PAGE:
Several factors can influence mothers' perception of nursing care and it is necessary that these factors are examined with the view to designing evidence based interventions to address areas of concerns. For example, Shawa  reported that there was a significant association between patients' perception and occupation, educational level and history of admission at p < 0.05 while no significant association existed for age, marital status and religion. Agbele, et al.,  reported that marital status, age, education level, duration/pervious history of hospitalization, health status were significantly associated with perception of nursing care received. Kewi, et al.,  reported that there was a statistically significant association between patients' level of education, length of hospital stay, companion possession status and type of room admission (p < 0.05) while gender, age and previous hospitalization experiences had no significant association. However, few studies reported a contrary finding. Adereti, et al.,  found that there were no statistical differences in the perception of nursing care by age, level of education, position in the family and the number of siblings among the paediatric patients. Twayana and Adhikari  found that there was no association between demographic characteristics with the levels of perception with the nursing care but a significant association was found between patients' length of stay and perception of nursing care. In a more recent report by Kurniawati, et al.,  found that patients' perception of nursing was influenced by their level of education while length of hospital stay had no influence. This study assessed mothers' perception with the nursing care given to their children with the view of identifying key aspects of nursing care that requires quality improvement. It also assessed the association between mothers' socio-demographic data and their perception of nursing care their children received.
Caring for children is a very important and challenging field of nursing. Upon admission, nursing care activities are essential in contributing to restoring the health of children. Every child who is ill comes into the hospital through either the Children Emergency Ward (CHEW), or the Children Out-patient Clinic. At the point of entry in the CHEW, the child and relatives are received by a nurse who triage and determines the severity of the illness. The nurse observes the child and provides care in collaboration with the medical team with the aim of stabilizing the child. If the condition of the child is severe, the child is admitted into the children emergency ward while prompt medical and nursing care is provided until child is stable. However, if the child becomes stable and needs further care, the child is transferred to children medical wards depending on the child's diagnosis. In the out-patient clinic, children are seen and treated by the medical team but if further medical management is needed, the child is admitted in the children medical ward for expert care. For neonate (0-28 days), those not given birth to in the hospital (out-born), are seen in children emergency ward and immediately transferred to special Babies Care Unit (SCBU) for admission. In-born neonates who have complications after birth are however transferred to special babies care unit immediately after delivery. However, when they are discharged from the SCBU and are taken home by the mother, if the child gets ill and he/she is readmitted again, they are admitted in out-born section.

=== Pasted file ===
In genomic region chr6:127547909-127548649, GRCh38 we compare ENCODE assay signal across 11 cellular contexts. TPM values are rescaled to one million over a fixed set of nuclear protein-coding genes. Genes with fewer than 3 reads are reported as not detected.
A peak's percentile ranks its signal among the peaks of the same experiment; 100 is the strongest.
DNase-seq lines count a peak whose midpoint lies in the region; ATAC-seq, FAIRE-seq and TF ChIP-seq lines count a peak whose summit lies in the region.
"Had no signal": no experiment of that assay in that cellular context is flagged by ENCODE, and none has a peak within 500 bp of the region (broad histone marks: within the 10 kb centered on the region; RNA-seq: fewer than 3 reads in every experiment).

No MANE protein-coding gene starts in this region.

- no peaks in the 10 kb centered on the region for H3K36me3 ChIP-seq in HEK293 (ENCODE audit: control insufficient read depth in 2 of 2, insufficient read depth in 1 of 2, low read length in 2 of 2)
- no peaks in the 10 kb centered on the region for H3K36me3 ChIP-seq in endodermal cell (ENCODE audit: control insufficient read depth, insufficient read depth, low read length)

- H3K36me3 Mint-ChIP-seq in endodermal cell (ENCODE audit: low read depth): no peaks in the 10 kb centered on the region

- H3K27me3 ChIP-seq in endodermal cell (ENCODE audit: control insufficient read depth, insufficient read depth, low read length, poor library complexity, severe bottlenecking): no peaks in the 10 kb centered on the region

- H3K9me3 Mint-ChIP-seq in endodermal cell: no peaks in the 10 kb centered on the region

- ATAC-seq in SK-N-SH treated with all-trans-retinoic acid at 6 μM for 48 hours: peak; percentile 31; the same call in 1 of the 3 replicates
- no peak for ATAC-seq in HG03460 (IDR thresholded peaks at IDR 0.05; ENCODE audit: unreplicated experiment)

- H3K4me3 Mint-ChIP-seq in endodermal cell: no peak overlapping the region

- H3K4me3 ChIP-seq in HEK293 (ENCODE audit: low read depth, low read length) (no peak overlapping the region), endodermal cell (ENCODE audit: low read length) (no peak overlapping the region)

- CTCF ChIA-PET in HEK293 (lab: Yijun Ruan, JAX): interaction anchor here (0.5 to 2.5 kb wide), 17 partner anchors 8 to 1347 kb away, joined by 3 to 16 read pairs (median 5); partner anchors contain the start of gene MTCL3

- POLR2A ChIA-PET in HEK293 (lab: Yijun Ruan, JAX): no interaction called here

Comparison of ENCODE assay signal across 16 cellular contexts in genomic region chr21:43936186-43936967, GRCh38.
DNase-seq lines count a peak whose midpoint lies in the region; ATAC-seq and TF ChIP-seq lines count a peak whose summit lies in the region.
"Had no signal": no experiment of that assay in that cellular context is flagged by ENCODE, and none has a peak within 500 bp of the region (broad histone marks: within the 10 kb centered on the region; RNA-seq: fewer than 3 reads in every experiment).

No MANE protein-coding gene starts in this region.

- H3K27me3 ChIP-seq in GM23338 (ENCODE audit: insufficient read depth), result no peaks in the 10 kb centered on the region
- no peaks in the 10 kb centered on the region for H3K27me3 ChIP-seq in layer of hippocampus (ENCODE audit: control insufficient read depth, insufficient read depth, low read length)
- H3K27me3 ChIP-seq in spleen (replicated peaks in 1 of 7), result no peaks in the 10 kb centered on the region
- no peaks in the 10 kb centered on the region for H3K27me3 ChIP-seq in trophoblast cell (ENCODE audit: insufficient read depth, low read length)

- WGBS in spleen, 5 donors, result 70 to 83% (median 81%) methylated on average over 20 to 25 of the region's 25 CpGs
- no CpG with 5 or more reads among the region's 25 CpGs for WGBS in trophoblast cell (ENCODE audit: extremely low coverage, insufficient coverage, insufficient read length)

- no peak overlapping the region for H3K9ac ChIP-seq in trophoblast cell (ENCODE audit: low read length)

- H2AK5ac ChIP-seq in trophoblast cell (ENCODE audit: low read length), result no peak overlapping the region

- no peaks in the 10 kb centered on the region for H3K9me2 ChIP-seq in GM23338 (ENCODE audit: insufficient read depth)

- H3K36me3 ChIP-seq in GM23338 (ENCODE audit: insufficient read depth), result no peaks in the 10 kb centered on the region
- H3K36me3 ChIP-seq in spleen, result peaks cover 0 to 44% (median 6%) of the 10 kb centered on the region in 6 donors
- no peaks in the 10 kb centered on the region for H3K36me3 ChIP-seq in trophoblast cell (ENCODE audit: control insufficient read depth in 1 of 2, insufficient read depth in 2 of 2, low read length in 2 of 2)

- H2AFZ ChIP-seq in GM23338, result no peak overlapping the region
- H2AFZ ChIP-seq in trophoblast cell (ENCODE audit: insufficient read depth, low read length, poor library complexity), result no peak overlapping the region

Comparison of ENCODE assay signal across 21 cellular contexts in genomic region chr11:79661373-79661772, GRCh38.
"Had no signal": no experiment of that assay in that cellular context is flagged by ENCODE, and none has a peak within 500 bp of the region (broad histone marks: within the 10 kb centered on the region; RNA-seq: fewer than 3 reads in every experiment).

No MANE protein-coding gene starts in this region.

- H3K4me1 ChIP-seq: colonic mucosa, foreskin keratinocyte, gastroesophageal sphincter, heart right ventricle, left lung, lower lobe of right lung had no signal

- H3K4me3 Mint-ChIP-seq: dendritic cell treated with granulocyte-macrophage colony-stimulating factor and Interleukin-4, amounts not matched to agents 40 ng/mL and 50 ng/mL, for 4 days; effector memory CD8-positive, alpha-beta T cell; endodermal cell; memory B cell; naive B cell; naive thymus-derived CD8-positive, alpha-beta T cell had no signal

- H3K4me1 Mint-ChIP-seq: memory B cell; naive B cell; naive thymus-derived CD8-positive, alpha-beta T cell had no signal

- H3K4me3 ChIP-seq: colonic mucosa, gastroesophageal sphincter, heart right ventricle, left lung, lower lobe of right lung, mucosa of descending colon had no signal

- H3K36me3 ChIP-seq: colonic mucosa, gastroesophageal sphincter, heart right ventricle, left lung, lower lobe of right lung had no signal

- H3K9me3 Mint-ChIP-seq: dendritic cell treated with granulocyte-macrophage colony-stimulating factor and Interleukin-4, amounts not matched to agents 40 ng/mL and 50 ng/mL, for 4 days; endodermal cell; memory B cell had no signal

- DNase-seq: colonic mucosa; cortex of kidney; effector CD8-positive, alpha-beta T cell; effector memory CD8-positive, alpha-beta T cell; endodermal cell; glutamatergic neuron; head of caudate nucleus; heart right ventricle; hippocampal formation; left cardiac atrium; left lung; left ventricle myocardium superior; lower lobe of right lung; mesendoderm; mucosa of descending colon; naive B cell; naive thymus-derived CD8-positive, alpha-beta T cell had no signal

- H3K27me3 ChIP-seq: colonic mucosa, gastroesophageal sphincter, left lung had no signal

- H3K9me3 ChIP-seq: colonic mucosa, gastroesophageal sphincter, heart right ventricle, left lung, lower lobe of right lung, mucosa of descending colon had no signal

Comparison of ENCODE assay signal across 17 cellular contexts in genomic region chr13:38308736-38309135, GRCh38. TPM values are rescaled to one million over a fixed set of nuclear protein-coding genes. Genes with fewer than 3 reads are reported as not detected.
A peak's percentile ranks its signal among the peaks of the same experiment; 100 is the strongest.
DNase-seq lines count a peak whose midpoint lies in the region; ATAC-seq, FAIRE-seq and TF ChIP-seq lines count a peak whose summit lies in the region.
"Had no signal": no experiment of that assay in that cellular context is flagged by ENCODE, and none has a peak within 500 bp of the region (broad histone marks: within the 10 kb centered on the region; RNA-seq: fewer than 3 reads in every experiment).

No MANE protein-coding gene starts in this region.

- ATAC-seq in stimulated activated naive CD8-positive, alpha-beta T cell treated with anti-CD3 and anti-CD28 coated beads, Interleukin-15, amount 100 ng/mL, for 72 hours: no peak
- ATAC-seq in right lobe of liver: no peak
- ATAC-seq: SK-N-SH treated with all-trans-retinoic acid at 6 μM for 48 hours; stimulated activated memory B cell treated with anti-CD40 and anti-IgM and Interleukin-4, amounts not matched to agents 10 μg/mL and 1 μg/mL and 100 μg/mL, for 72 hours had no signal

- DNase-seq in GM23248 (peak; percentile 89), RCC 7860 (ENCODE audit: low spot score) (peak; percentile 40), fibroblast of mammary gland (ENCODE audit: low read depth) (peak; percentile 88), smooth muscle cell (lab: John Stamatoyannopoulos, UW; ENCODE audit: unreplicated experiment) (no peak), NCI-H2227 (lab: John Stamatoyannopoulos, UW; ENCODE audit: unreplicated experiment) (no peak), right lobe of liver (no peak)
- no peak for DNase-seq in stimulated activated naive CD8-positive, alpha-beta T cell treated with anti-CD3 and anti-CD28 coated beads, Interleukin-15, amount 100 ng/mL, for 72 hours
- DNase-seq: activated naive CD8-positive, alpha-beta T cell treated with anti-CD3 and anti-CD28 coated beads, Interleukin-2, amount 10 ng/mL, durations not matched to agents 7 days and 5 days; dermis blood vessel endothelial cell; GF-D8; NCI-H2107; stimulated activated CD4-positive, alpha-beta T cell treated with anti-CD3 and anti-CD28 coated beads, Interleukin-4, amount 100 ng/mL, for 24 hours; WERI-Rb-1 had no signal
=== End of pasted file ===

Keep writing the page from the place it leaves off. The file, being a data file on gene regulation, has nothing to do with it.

To achieve its highest and best possible clinical outcome, care provided must be of high quality. Nurses have an essential role in the assurance of the quality of care . According to Ovretveit , quality care is the ‘provision of care that exceeds patients' expectations and achieves the highest possible clinical outcomes with the resources available. Nursing care ranges from history taking using the nursing process approach, and physical examination, observation and admitting patient into a comfortable bed. Also, the child's relatives, for example, the mother are supported and encouraged so as to allay anxiety, open communication is encouraged and they are oriented to the ward and environment. Therefore, providing high quality paediatric-focused care, with which the child and his/her mother is satisfied, is important to ensure that their needs are being met .